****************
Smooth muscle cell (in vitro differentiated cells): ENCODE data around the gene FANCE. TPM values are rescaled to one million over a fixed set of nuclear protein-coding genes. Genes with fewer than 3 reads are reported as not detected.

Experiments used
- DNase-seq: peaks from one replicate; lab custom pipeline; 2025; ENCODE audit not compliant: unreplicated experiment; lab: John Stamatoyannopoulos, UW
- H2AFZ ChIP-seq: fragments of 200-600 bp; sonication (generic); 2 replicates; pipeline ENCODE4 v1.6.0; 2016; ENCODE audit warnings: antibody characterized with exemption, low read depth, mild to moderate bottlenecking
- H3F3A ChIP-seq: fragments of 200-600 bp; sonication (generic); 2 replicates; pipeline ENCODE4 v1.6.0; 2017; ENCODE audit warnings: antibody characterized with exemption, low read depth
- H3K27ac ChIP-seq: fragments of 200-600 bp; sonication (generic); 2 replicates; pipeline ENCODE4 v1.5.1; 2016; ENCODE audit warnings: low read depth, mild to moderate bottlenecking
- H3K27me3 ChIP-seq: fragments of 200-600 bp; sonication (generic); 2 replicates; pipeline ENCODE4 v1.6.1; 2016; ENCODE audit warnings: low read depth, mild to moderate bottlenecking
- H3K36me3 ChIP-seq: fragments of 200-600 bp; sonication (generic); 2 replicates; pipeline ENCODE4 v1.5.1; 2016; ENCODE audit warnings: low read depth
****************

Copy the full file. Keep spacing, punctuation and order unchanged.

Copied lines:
Smooth muscle cell (in vitro differentiated cells): ENCODE data around the gene FANCE. TPM values are rescaled to one million over a fixed set of nuclear protein-coding genes. Genes with fewer than 3 reads are reported as not detected.

Experiments used
- DNase-seq: peaks from one replicate; lab custom pipeline; 2025; ENCODE audit not compliant: unreplicated experiment; lab: John Stamatoyannopoulos, UW
- H2AFZ ChIP-seq: fragments of 200-600 bp; sonication (generic); 2 replicates; pipeline ENCODE4 v1.6.0; 2016; ENCODE audit warnings: antibody characterized with exemption, low read depth, mild to moderate bottlenecking
- H3F3A ChIP-seq: fragments of 200-600 bp; sonication (generic); 2 replicates; pipeline ENCODE4 v1.6.0; 2017; ENCODE audit warnings: antibody characterized with exemption, low read depth
- H3K27ac ChIP-seq: fragments of 200-600 bp; sonication (generic); 2 replicates; pipeline ENCODE4 v1.5.1; 2016; ENCODE audit warnings: low read depth, mild to moderate bottlenecking
- H3K27me3 ChIP-seq: fragments of 200-600 bp; sonication (generic); 2 replicates; pipeline ENCODE4 v1.6.1; 2016; ENCODE audit warnings: low read depth, mild to moderate bottlenecking
- H3K36me3 ChIP-seq: fragments of 200-600 bp; sonication (generic); 2 replicates; pipeline ENCODE4 v1.5.1; 2016; ENCODE audit warnings: low read depth